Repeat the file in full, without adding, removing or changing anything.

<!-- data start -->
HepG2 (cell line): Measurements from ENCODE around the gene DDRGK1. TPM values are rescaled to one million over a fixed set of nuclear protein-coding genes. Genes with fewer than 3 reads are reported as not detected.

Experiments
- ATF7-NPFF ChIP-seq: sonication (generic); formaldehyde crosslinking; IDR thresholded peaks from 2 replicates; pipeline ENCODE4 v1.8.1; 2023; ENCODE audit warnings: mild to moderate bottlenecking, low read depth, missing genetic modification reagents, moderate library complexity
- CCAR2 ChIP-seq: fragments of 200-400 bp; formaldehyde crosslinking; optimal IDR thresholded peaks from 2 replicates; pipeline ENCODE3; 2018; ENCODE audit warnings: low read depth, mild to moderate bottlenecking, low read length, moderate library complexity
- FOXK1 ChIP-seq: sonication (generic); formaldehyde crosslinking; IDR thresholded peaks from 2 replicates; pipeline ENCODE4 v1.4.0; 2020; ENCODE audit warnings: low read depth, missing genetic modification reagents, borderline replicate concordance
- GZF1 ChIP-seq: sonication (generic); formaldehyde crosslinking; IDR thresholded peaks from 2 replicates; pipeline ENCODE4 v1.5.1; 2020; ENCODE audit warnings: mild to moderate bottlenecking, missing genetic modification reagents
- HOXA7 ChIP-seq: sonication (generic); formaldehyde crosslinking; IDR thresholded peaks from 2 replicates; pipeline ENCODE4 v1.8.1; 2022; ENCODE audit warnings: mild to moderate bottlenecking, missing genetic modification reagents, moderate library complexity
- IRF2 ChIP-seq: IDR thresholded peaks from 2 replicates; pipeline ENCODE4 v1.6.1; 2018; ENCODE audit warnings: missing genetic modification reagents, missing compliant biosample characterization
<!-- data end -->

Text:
HepG2 (cell line): Measurements from ENCODE around the gene DDRGK1. TPM values are rescaled to one million over a fixed set of nuclear protein-coding genes. Genes with fewer than 3 reads are reported as not detected.

Experiments
- ATF7-NPFF ChIP-seq: sonication (generic); formaldehyde crosslinking; IDR thresholded peaks from 2 replicates; pipeline ENCODE4 v1.8.1; 2023; ENCODE audit warnings: mild to moderate bottlenecking, low read depth, missing genetic modification reagents, moderate library complexity
- CCAR2 ChIP-seq: fragments of 200-400 bp; formaldehyde crosslinking; optimal IDR thresholded peaks from 2 replicates; pipeline ENCODE3; 2018; ENCODE audit warnings: low read depth, mild to moderate bottlenecking, low read length, moderate library complexity
- FOXK1 ChIP-seq: sonication (generic); formaldehyde crosslinking; IDR thresholded peaks from 2 replicates; pipeline ENCODE4 v1.4.0; 2020; ENCODE audit warnings: low read depth, missing genetic modification reagents, borderline replicate concordance
- GZF1 ChIP-seq: sonication (generic); formaldehyde crosslinking; IDR thresholded peaks from 2 replicates; pipeline ENCODE4 v1.5.1; 2020; ENCODE audit warnings: mild to moderate bottlenecking, missing genetic modification reagents
- HOXA7 ChIP-seq: sonication (generic); formaldehyde crosslinking; IDR thresholded peaks from 2 replicates; pipeline ENCODE4 v1.8.1; 2022; ENCODE audit warnings: mild to moderate bottlenecking, missing genetic modification reagents, moderate library complexity
- IRF2 ChIP-seq: IDR thresholded peaks from 2 replicates; pipeline ENCODE4 v1.6.1; 2018; ENCODE audit warnings: missing genetic modification reagents, missing compliant biosample characterization